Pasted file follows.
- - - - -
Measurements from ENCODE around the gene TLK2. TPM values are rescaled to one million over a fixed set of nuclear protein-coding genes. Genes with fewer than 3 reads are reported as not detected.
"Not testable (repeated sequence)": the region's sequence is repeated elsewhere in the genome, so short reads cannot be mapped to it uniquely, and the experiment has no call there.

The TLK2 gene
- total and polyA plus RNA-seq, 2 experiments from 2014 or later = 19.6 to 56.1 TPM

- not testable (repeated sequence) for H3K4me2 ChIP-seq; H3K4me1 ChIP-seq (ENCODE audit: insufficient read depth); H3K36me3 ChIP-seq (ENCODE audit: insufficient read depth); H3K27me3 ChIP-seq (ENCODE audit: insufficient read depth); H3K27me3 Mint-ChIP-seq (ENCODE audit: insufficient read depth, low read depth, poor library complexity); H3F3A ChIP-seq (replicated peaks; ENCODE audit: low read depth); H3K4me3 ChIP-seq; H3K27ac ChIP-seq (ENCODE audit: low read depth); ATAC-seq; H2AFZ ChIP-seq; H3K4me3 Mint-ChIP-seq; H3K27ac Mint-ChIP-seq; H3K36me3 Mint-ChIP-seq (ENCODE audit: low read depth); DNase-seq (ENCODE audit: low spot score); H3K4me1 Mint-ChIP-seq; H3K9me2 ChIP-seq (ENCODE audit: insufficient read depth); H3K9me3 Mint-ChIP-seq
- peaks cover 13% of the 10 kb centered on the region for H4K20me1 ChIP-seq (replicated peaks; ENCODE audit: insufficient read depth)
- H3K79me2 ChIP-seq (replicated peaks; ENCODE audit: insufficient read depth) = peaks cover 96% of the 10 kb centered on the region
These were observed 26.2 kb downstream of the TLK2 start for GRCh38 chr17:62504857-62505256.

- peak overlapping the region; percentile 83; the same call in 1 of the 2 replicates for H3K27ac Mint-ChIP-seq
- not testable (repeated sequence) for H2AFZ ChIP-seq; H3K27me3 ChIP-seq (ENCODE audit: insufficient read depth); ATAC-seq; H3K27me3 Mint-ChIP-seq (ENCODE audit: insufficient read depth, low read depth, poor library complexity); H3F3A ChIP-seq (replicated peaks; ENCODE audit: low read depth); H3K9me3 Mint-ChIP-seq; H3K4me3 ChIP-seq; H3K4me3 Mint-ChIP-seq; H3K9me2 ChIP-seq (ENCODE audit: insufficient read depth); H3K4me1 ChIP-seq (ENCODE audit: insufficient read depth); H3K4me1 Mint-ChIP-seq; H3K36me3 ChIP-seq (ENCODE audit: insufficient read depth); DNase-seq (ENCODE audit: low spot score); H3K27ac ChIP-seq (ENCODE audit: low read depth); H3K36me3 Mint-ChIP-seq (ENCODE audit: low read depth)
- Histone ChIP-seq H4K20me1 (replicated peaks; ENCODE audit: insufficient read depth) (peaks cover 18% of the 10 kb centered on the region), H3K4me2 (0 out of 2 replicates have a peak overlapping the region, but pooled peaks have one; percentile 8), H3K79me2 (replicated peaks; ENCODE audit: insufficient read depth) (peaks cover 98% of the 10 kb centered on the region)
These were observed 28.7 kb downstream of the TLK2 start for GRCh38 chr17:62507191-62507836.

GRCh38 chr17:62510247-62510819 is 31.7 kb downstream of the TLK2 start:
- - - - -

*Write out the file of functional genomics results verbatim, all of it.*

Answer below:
Measurements from ENCODE around the gene TLK2. TPM values are rescaled to one million over a fixed set of nuclear protein-coding genes. Genes with fewer than 3 reads are reported as not detected.
"Not testable (repeated sequence)": the region's sequence is repeated elsewhere in the genome, so short reads cannot be mapped to it uniquely, and the experiment has no call there.

The TLK2 gene
- total and polyA plus RNA-seq, 2 experiments from 2014 or later = 19.6 to 56.1 TPM

- not testable (repeated sequence) for H3K4me2 ChIP-seq; H3K4me1 ChIP-seq (ENCODE audit: insufficient read depth); H3K36me3 ChIP-seq (ENCODE audit: insufficient read depth); H3K27me3 ChIP-seq (ENCODE audit: insufficient read depth); H3K27me3 Mint-ChIP-seq (ENCODE audit: insufficient read depth, low read depth, poor library complexity); H3F3A ChIP-seq (replicated peaks; ENCODE audit: low read depth); H3K4me3 ChIP-seq; H3K27ac ChIP-seq (ENCODE audit: low read depth); ATAC-seq; H2AFZ ChIP-seq; H3K4me3 Mint-ChIP-seq; H3K27ac Mint-ChIP-seq; H3K36me3 Mint-ChIP-seq (ENCODE audit: low read depth); DNase-seq (ENCODE audit: low spot score); H3K4me1 Mint-ChIP-seq; H3K9me2 ChIP-seq (ENCODE audit: insufficient read depth); H3K9me3 Mint-ChIP-seq
- peaks cover 13% of the 10 kb centered on the region for H4K20me1 ChIP-seq (replicated peaks; ENCODE audit: insufficient read depth)
- H3K79me2 ChIP-seq (replicated peaks; ENCODE audit: insufficient read depth) = peaks cover 96% of the 10 kb centered on the region
These were observed 26.2 kb downstream of the TLK2 start for GRCh38 chr17:62504857-62505256.

- peak overlapping the region; percentile 83; the same call in 1 of the 2 replicates for H3K27ac Mint-ChIP-seq
- not testable (repeated sequence) for H2AFZ ChIP-seq; H3K27me3 ChIP-seq (ENCODE audit: insufficient read depth); ATAC-seq; H3K27me3 Mint-ChIP-seq (ENCODE audit: insufficient read depth, low read depth, poor library complexity); H3F3A ChIP-seq (replicated peaks; ENCODE audit: low read depth); H3K9me3 Mint-ChIP-seq; H3K4me3 ChIP-seq; H3K4me3 Mint-ChIP-seq; H3K9me2 ChIP-seq (ENCODE audit: insufficient read depth); H3K4me1 ChIP-seq (ENCODE audit: insufficient read depth); H3K4me1 Mint-ChIP-seq; H3K36me3 ChIP-seq (ENCODE audit: insufficient read depth); DNase-seq (ENCODE audit: low spot score); H3K27ac ChIP-seq (ENCODE audit: low read depth); H3K36me3 Mint-ChIP-seq (ENCODE audit: low read depth)
- Histone ChIP-seq H4K20me1 (replicated peaks; ENCODE audit: insufficient read depth) (peaks cover 18% of the 10 kb centered on the region), H3K4me2 (0 out of 2 replicates have a peak overlapping the region, but pooled peaks have one; percentile 8), H3K79me2 (replicated peaks; ENCODE audit: insufficient read depth) (peaks cover 98% of the 10 kb centered on the region)
These were observed 28.7 kb downstream of the TLK2 start for GRCh38 chr17:62507191-62507836.

GRCh38 chr17:62510247-62510819 is 31.7 kb downstream of the TLK2 start: